Let’s pop over to liquidity.
Liquidity is all about cash. Can you pay the bills? If you had a fire sale, how much dinero would be left?
MC Hammer versus Rihanna.
How much cash you have to cover liabilities.
I put an asterisk in the image, but I suppose it bares repeating. Cash isn’t just cash, I know it’s dumb. So you sometimes have to dig to figure out what they really mean by cash. And when I say “they” I mean the people who get paid to much to make our lives more challenging.
Anyways, Wellstar can cover its debts. Twice.
Cash available to pay just debt.
Wellstar be taking its cash and throwing it all (mostly) into investments. This is a more conservative view than Cash to current liabilities. Same spirit. Wellstar can foot the bill.
Can you pay your current obligations with your current assets?
Yup, it can. Want to be over 1. The higher the better.
Days Cash on Hand
If all the money stops coming in, how many days until you run out of money?
Wellstar has less runway than a mediocre digital health startup backed by a your favorite venture capitalist.
Actually, this isn’t terrible, though a large non-profit health system needs more than 400 days cash on hand for the perfect bond rating.
Safe to say between this and its cash from operations, Wellstar has it well in hand… get it? Pun for sure intended.
Debt Service Coverage Ratio
How well you can cover your debt payments with operating income.
See, here we go. More information. Wellstar doesn’t carry cash. But it can meet it’s current obligations. Lenders typically look for a DSCR above 1.2. Wellstar is crushing that.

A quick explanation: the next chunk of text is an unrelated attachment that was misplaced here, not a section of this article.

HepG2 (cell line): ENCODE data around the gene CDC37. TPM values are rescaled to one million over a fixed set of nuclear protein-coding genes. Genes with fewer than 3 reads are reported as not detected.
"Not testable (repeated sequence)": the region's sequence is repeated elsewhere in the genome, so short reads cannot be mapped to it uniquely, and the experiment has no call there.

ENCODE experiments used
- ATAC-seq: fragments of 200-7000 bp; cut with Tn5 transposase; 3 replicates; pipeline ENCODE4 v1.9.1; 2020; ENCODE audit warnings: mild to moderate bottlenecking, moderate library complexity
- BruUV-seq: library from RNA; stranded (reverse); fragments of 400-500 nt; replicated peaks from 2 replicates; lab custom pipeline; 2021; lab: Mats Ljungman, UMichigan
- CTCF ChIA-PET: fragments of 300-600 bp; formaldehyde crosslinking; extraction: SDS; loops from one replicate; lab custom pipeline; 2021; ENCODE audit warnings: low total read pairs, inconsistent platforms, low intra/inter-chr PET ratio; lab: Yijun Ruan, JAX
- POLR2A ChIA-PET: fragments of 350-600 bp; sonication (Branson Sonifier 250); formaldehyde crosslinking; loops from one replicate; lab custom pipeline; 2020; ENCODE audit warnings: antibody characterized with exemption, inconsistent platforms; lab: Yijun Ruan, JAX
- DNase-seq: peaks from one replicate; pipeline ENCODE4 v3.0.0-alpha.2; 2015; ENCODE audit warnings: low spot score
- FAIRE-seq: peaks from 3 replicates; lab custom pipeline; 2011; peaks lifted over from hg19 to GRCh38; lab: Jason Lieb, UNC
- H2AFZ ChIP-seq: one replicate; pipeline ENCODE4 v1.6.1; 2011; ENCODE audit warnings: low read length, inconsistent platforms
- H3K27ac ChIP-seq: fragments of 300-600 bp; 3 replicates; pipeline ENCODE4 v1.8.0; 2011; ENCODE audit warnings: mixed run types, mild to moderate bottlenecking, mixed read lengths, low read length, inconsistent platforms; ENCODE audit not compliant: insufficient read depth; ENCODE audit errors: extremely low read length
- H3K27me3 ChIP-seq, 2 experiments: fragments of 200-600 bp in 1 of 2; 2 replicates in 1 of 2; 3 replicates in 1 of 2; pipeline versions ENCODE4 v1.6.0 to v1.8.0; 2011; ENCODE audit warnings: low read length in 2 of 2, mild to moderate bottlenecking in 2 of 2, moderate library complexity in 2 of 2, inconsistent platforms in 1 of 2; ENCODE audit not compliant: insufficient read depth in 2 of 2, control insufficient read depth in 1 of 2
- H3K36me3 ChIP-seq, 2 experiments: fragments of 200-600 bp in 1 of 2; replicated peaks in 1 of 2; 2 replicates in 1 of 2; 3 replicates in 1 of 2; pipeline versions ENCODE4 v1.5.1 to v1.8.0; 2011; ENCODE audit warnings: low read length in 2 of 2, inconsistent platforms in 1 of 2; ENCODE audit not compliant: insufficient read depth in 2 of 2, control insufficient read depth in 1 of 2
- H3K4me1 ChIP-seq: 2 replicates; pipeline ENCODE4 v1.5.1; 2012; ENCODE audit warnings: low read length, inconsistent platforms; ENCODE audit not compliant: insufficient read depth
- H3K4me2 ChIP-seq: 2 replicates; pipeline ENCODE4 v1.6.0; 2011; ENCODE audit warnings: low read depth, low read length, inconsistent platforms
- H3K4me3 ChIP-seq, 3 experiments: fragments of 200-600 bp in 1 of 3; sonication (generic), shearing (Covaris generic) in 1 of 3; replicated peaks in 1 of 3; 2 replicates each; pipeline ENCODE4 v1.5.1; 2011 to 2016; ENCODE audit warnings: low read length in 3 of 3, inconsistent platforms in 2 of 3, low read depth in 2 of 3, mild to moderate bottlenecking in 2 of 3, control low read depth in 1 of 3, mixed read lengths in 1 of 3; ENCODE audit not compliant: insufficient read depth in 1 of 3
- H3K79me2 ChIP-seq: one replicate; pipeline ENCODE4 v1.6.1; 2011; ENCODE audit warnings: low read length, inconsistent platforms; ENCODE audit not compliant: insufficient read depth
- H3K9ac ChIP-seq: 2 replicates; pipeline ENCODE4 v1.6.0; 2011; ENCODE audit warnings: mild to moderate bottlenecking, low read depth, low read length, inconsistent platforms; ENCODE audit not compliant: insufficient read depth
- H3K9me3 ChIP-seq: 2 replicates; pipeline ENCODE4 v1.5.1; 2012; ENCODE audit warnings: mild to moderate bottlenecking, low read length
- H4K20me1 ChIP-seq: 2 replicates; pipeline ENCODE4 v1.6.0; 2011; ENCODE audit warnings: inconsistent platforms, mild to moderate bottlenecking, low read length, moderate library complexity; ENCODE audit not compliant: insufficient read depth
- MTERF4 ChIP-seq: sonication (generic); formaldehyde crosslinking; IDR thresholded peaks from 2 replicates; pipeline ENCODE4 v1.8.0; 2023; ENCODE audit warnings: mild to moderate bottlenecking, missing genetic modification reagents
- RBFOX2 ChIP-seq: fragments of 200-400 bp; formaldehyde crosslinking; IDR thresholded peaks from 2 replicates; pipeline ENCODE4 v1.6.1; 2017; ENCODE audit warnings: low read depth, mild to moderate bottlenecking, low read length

Something is going right. Financially, I mean. It doesn’t treat people, especially poor people very well.
Home stretch! Asset Management!
3. Asset Management
How good is an organization at making money off its assets.
Return on Assets
How much income do your assets generate.
Well, Wellstar didn’t have a great year from a net income perspective. But this includes paper, unrealized losses too. One could argue we can take some of those losses out, but I do things by the book around here!
Current year 2022, Wellstar has a negative return on it’s assets. You can also see it would have has a positive return in 2021.
The case can also be made to look across time for this calculation to see generally what the ROA is.
Return on Equity
How much income your equity generates.
Same deal as ROA. Is my equity generating a return.
You could look at return on debt too. It’s all about what you choose to look at and what is important to you. The specific calculations aren’t the point, thinking about them and other things that are interrelated is.
Fixed Asset Turnover Ratio
Each dollar of fixed assets, like buildings and such, contributes x dollars in revenue.
Each dollar of fixed assets generates $2.60 in revenue. A good measure for a hospital, which is highly dependent on fixed assets like ERs and lobby fountains.
Total Asset Turnover Ratio
Like the other one, but looking at total assets, not just giant buildings, land, and 800 MRI machines.
Similar metric, but looking at the whole. I like the first one better for a fixed asset heavy business.
Days in Accounts Receivable
How long it takes to get that paper.
It takes Wellstar too long. Still doing well overall, but that time should be at least 20 days shorter.
Days in Accounts Payable
How long it takes to pay bills.
It’s mighty nice of Wellstar to pay its bills so fast. Maybe part of the reason its not holding as much cash. I like my receivables collected faster than my payables are going out.
But good for them for paying quickly… or something.
What a load of hullabaloo.
If this seemed overwhelming, I get it. Kinda is. The main takeaway is how to look at a company and ask the question, “what does this mean for the business?”
If a company has $100M in cash is that good or bad? Well, it depends.
How much debt does it have? Is it bringing in a steady cash flow?
Now you can start to make sense of the numbers and not just look at them and say, well, that seems like a lot or that doesn’t seem like much. You can see how the numbers are related and how money is working within the company.
Thanks for sticking with me on this one!